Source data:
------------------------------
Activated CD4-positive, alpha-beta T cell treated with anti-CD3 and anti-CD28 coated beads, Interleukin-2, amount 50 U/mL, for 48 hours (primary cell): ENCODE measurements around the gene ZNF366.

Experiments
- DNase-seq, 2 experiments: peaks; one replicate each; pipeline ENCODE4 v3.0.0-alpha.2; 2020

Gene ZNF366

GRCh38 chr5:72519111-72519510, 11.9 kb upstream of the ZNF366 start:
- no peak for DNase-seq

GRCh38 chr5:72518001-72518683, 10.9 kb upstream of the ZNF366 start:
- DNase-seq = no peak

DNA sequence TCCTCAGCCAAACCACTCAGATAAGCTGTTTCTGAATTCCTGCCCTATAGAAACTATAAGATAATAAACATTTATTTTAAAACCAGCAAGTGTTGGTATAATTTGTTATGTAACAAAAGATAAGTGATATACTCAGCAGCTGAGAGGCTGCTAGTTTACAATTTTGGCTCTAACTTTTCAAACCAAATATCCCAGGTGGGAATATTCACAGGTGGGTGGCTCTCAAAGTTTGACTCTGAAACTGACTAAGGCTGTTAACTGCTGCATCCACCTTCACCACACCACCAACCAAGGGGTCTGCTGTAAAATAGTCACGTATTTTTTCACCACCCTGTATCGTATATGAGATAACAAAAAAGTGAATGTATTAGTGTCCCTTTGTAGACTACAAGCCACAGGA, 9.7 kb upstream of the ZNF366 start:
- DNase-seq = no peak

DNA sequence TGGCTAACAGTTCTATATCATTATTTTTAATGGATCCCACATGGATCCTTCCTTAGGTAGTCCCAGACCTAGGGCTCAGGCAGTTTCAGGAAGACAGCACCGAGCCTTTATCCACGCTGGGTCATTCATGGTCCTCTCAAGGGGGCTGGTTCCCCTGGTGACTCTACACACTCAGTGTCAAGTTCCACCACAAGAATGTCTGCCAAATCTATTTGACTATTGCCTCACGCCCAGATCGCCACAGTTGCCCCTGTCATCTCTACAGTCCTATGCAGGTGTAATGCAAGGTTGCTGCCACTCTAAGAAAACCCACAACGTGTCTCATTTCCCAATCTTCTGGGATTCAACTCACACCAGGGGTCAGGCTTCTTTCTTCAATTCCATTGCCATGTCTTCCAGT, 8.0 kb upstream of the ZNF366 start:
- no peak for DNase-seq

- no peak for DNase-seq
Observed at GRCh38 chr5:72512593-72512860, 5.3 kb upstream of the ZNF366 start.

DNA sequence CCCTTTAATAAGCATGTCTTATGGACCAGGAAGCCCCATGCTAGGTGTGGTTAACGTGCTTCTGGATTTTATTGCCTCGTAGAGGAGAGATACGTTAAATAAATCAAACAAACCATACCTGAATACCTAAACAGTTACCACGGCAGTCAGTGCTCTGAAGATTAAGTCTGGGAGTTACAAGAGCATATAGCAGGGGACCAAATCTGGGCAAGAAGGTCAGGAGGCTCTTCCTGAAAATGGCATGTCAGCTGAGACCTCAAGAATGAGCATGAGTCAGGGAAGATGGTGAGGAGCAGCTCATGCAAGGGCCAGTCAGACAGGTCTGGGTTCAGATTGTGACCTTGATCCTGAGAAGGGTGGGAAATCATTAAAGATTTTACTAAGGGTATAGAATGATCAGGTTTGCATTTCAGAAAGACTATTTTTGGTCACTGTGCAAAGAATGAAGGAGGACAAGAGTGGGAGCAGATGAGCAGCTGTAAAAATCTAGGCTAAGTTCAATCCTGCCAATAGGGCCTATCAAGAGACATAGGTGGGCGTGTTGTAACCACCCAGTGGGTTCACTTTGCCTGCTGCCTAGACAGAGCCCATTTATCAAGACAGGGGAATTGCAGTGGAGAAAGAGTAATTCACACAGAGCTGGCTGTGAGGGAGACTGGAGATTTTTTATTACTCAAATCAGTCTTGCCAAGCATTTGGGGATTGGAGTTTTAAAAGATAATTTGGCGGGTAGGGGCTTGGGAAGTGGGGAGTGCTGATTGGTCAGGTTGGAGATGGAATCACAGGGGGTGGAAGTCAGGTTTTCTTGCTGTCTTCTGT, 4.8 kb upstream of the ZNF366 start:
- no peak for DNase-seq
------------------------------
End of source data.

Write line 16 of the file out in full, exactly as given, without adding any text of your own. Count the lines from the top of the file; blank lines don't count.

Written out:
- no peak for DNase-seq